Data were analysed with SPSS 11.0 and Epistat. Study groups were compared for health problems, consultation and prescription rates (statistical tests: χ2 test, paired samples t-test). Prescriptions during contacts and repeat prescriptions were analysed per ATC code. Health problems were analysed per ICPC code in the 20 most prevalent health problems of people with intellectual disabilities (statistical tests: χ2odds ratio, Fisher's Exact test).
Data from 87 practices revealed an average of 10 people with intellectual disabilities (median = 8; range = 0–70) within a standard size general practice, serving 2350 patients. The present study exploited data from 71 practices, resulting in 868 people with intellectual disabilities and 4305 controls. Four practices were excluded for incomplete data; 12 practices could not identify people with intellectual disabilities. Two more practices were excluded from the prescriptions analysis because of software problems.
During 2001, 712 people with intellectual disabilities (82%; 95% CI [confidence interval] = 79 to 84%) and 2975 controls (69%; 95% CI = 67 to 70%) consulted their GP. Prescriptions were given to 645 people with intellectual disabilities (75%; 95% CI = 72 to 78%) and 2505 controls (59%; 95% CI = 57 to 60%). Patients with intellectual disabilities had an average of 5.4 (range = 0–41) contacts, compared with 3.2 (range = 0–53) contacts in control patients (Paired t-test, P<0.001).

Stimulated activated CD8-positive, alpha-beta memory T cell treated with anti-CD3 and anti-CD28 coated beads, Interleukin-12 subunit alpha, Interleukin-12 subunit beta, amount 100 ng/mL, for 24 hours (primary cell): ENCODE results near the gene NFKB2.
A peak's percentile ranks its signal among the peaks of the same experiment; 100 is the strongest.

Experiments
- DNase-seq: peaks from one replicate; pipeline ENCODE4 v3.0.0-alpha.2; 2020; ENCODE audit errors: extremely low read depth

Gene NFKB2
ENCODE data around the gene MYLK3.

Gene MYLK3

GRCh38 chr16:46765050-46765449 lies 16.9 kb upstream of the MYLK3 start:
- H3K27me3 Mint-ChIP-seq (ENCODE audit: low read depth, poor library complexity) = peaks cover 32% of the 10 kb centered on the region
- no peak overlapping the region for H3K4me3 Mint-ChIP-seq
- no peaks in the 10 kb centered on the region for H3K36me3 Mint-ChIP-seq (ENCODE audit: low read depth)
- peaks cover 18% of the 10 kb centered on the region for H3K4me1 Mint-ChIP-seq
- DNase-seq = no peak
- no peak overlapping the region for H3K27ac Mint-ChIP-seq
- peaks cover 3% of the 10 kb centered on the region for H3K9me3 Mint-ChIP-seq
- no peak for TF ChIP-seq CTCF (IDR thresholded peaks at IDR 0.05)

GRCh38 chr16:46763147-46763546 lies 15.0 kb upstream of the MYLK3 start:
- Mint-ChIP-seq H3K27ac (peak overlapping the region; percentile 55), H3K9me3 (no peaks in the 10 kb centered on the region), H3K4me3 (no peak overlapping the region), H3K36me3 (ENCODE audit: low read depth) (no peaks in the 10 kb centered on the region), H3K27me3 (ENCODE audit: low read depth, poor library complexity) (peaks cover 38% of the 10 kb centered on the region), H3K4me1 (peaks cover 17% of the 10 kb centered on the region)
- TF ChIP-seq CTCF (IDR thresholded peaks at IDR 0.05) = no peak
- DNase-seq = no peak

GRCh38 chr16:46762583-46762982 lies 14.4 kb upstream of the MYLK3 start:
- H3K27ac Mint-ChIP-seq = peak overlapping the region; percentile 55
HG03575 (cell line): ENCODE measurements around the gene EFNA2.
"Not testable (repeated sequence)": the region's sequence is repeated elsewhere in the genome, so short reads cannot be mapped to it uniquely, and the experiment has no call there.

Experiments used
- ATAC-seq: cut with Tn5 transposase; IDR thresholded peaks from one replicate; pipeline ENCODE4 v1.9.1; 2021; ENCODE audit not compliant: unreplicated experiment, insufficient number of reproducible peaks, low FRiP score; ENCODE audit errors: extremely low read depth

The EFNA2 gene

Epilepsy and skin infection were the most common presented health problems. (Table 1). Differences in frequency of diagnoses between both study groups related to mental, dermatological, gastrointestinal, neurological and ear problems. The 10 most frequent diagnoses of people with intellectual disabilities accounted for 18.3% of all contacts registered.
Per 1000 patients, 72 people with intellectual disabilities had epilepsy, compared with two controls. Constipation was diagnosed in 45 people with intellectual disabilities, compared with nine controls. Dermatomycosis and acute upper respiratory tract infection had the highest prevalence: 87 and 84 per 1000 people with intellectual disabilities, respectively, and 44 and 52 per 1000 controls, respectively (χ2, P<0.001).